While such parental and teacher involvement is an unlikely situation, proper communication between the administration and students, parents and teachers is not an impossible goal.

Call for action

Although many of the problems were caused by the late distribution of IDs, printing mistakes and additional changes, the controversy about the ID policy was exacerbated by the miscommunication between the administration and the rest of the school. While the commotion over the ID policy has died down, the general problem of miscommunication has not been solved.

The burden of communication does not solely lie on the administration; parents also need to improve their involvement. "Communication is a two-way street," Rothstein says, noting that besides joining the PTSA, parents should also talk with their children's teachers and coaches and come into the school to volunteer to stay in touch with the Blair community. To help improve communication, Rothstein believes, Blair needs to create a new comprehensive communication plan that includes channels for input from all groups - parents, students, teaching faculty and administration - and better ways to send news about Blair events, policy and special accomplishments.

Both parents and the administration need to work on improving their communication. The administration should send clear and well-explained updates directly to parents, incorporating the PTSA, but not relying solely on it. They have taken admirable strides to bridge the gap, but there must be more parents and students on the other side to receive them. The PTSA works as an intermediary to relay concerns, but for this to truly work, more parental input and attendance at meetings are imperative. PTSA meetings serve as a place where everyone can gather to improve communications to include the school as a whole, not just parents and administration, but students as well.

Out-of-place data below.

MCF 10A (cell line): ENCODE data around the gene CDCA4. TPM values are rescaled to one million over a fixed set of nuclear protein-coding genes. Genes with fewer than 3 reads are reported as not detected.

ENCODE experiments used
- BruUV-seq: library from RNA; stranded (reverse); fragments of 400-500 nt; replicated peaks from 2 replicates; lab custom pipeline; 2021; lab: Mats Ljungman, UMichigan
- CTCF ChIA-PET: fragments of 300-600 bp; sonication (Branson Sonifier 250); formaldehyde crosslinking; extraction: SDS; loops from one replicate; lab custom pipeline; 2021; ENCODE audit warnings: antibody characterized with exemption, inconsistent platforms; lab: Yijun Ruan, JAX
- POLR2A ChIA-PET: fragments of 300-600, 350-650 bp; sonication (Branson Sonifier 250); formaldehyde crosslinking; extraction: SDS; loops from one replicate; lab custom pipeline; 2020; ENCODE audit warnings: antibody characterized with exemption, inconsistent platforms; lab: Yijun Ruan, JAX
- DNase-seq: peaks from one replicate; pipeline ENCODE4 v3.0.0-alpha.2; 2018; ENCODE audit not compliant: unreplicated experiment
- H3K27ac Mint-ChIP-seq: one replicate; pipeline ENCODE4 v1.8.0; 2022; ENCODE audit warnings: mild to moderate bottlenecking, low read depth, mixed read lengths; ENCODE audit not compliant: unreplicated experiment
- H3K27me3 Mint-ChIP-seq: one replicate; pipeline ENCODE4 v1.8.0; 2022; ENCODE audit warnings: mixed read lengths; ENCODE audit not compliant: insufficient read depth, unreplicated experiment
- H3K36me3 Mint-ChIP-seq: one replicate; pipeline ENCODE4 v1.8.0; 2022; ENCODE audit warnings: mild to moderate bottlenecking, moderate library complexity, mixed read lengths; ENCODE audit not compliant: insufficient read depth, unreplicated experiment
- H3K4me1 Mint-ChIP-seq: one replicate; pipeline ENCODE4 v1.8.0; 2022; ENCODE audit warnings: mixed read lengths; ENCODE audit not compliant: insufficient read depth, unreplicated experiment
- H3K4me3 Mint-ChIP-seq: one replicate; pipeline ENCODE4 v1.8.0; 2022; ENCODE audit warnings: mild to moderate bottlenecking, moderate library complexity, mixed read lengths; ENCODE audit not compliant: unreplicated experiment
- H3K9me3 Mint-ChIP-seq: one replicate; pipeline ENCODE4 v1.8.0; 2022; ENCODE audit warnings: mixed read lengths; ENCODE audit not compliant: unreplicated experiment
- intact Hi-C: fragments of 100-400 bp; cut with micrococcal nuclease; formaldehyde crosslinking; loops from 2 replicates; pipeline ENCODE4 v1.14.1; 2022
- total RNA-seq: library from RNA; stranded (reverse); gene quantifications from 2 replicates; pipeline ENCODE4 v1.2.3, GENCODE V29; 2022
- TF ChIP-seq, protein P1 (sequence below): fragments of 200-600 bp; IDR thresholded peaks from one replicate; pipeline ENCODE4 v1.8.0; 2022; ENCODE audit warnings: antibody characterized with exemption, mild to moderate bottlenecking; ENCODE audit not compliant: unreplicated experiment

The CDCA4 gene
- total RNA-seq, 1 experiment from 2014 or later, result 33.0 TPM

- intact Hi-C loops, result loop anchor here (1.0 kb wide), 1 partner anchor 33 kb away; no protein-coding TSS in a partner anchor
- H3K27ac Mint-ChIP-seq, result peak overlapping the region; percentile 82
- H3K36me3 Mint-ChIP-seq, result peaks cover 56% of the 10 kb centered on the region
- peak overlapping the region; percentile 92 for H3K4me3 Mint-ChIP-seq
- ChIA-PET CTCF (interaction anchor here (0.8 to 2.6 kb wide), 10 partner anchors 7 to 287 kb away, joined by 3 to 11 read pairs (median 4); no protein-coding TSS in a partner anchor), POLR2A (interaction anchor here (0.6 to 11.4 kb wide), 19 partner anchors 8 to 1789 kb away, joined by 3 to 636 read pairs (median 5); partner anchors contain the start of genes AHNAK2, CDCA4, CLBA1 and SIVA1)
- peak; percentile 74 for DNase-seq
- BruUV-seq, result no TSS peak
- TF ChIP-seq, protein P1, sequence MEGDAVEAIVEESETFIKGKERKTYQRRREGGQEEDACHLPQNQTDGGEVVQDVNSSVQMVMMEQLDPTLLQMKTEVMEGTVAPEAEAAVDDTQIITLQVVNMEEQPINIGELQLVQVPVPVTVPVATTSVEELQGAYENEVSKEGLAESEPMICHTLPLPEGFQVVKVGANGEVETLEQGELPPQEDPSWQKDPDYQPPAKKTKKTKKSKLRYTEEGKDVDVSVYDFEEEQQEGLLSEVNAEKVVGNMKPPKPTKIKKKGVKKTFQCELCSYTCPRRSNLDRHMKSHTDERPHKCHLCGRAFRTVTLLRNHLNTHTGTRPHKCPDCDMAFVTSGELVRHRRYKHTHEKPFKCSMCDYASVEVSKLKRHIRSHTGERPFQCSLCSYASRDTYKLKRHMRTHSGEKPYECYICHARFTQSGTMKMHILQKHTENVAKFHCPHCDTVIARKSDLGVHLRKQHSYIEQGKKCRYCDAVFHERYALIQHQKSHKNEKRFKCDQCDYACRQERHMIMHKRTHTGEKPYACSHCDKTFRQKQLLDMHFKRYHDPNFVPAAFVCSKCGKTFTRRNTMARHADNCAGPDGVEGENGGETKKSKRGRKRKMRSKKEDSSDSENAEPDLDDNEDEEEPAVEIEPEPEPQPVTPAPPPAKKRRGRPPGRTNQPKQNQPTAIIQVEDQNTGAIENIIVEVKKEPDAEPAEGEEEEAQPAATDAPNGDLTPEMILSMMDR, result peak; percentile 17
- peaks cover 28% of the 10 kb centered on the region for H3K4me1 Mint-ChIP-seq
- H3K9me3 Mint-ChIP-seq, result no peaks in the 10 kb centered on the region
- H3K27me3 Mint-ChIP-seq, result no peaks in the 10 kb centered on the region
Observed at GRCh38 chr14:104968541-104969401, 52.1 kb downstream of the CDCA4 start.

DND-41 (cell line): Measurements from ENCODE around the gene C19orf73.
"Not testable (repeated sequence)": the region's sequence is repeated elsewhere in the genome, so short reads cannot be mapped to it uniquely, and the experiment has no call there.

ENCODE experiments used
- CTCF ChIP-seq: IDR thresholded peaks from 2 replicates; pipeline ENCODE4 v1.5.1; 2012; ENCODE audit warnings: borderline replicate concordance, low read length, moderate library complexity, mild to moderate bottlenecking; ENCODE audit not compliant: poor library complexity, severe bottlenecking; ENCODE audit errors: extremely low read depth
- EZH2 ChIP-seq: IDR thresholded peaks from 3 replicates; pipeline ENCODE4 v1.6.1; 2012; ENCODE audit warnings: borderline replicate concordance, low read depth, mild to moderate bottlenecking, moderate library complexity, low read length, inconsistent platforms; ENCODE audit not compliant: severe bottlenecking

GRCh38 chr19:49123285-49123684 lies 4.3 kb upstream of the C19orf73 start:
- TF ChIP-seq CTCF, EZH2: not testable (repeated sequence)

Students need to remember that their voices can be heard on equal ground with parents and administration. While many students have complained that the administration does little with the students' wishes in mind, that is not the case. Active student involvement already helped relieve the severity of punishments in the ID policy, and that power should not be ignored. Over the past weeks, we have seen that many students are finely tuned to the happenings in our school, and this activism should extend far past the confines of the internet.

Lois Bangiolo. Lois Bangiolo was born on March 14, pi day, an auspicious date as she is now in the math-science magnet. In addition to writing for Silver Chips Online she runs track and is secretary of the MBHS Key Club. More »

Merlyn Deng. Merlyn (Mer - LEEN) has an unhealthy fixation on Silver Chips Online, the Silver Chips Manifesto, red pens and serial commas. When not editing stories and racking her brain for SCO and its readers, she may be found haunting Blair's hallways or downtown Silver Spring. … More »